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    This issue invites you into the world of work and human resources, with articles on teleworking, robotization and communities of practice. Enjoy your reading!

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    A big congratulations to the Director of our review, Professor Anthony M. Gould and to editorial board member, Professor Jean-Etienne Joullié who were placed second for the 2023 Academy of Management Annual General Meeting Outstanding Article Divisional Award announced in Boston in August, for their paper published in the Academy of Management Learning and Education, 21(2): Having nothing to say but saying it anyway: Language and practical relevance in management research.

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Job Insecurity and Abusive Supervision

Job Insecurity and Abusive Supervision

Hsiao-Yen Mao, Yuan-Yu Chien et An-Tien Hsieh

Volume : 74-4 (2019)


Because of increased market uncertainty, employers today often do not guarantee job security and employees increasingly perceive such a state, often with trepidation. Employees who have relatively insecure jobs tend to feel mistreated by their managers. This study examines the relationship between the work places where jobs are mostly insecure and employee perception of abusive supervision, and the moderating role of a relational mechanism of perceived social worth at work.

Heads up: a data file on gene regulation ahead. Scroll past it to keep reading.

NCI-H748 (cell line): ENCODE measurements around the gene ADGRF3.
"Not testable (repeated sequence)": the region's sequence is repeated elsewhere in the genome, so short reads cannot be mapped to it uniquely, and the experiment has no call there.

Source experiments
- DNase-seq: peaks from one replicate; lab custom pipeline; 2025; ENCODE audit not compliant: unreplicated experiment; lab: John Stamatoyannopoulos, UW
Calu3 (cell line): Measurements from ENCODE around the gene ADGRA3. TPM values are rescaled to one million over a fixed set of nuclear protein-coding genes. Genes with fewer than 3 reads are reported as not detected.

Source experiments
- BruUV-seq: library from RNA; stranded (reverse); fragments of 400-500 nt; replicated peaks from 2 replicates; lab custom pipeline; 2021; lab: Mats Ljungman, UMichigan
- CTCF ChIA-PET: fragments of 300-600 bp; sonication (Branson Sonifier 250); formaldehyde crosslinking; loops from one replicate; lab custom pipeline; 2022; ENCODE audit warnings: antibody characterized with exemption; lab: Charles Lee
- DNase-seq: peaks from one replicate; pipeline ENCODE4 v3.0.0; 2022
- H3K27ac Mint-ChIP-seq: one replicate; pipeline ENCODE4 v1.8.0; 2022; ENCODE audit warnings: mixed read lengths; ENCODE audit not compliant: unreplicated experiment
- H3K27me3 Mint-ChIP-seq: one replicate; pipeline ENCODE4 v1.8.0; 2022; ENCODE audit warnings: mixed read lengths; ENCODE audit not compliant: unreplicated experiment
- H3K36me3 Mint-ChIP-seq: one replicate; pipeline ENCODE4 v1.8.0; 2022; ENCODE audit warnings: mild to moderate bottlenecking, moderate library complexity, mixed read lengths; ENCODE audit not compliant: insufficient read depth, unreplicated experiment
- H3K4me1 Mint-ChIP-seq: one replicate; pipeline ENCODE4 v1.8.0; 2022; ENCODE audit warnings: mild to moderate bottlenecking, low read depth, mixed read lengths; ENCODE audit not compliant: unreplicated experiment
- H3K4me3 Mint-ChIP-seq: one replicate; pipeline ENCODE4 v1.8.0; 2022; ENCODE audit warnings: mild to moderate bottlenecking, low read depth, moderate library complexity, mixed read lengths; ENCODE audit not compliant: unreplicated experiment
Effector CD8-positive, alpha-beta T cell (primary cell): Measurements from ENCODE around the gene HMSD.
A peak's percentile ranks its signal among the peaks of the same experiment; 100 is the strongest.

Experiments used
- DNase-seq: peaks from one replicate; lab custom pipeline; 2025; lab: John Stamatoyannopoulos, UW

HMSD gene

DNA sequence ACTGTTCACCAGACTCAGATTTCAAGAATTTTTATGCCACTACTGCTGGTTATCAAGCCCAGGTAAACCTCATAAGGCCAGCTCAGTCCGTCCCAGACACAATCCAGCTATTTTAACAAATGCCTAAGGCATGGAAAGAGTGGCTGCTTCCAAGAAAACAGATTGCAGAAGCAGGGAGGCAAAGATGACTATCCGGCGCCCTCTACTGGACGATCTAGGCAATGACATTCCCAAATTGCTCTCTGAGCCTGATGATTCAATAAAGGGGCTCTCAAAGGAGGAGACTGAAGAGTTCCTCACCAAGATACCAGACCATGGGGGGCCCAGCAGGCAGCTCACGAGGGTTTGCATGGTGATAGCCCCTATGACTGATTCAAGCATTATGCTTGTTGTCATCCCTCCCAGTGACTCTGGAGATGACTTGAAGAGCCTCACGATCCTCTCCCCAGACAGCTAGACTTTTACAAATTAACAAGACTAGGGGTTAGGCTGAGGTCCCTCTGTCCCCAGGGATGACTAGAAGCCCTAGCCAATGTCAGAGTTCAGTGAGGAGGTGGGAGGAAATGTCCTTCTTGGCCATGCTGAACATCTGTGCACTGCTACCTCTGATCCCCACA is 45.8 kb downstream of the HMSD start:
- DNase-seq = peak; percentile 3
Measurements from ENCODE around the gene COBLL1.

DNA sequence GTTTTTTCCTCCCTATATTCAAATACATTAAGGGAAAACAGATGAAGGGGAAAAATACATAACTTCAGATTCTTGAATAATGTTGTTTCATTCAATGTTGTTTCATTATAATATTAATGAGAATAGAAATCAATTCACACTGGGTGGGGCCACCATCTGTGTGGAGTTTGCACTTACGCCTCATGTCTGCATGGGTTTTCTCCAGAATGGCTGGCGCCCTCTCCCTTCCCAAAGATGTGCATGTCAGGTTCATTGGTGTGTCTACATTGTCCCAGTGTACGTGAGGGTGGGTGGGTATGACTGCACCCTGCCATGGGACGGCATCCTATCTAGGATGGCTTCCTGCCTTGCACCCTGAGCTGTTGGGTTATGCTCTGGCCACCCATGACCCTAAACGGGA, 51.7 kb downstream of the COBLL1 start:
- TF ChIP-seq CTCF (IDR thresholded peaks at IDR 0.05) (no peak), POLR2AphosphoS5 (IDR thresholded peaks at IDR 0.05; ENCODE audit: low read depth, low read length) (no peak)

The conservation of resources (COR) perspective is used to guide analysis. This perspective provides competing rationales for employee acquisition/preservation of resources and ensuing abusive supervision. In a two-wave panel survey, 271 full-time employees with various occupations completed two questionnaires. Results indicate that job insecurity is positively associated with abusive supervision. This association is stronger for employees who perceive higher social worth at work.

There is limited research investigating how managerial/leadership effectiveness varies in workplaces where job’s are insecure. Moreover, a relational mechanism of social worth has rarely been used to examine the phenomenon of job insecurity. Although literature shows employees’ perception of job insecurity leads them to increase work input/effort to make themselves more valuable and worthy of remaining in the organization, this does not mean that they will be more likely to notions such as management prerogative on their employer’s authority. Ironically, leadership, in particular, tends to be undermined when jobs are insecure as our findings show that insecure subordinates tend to perceive themselves experiencing supervisory abuse. To address this malaise, practical implications for organizations, supervisors, and subordinates are proposed and complementary practices are discussed to differentiate high social-worth employees from others.

Keywords: job insecurity, abusive supervision, perceived social worth, conservation of resources.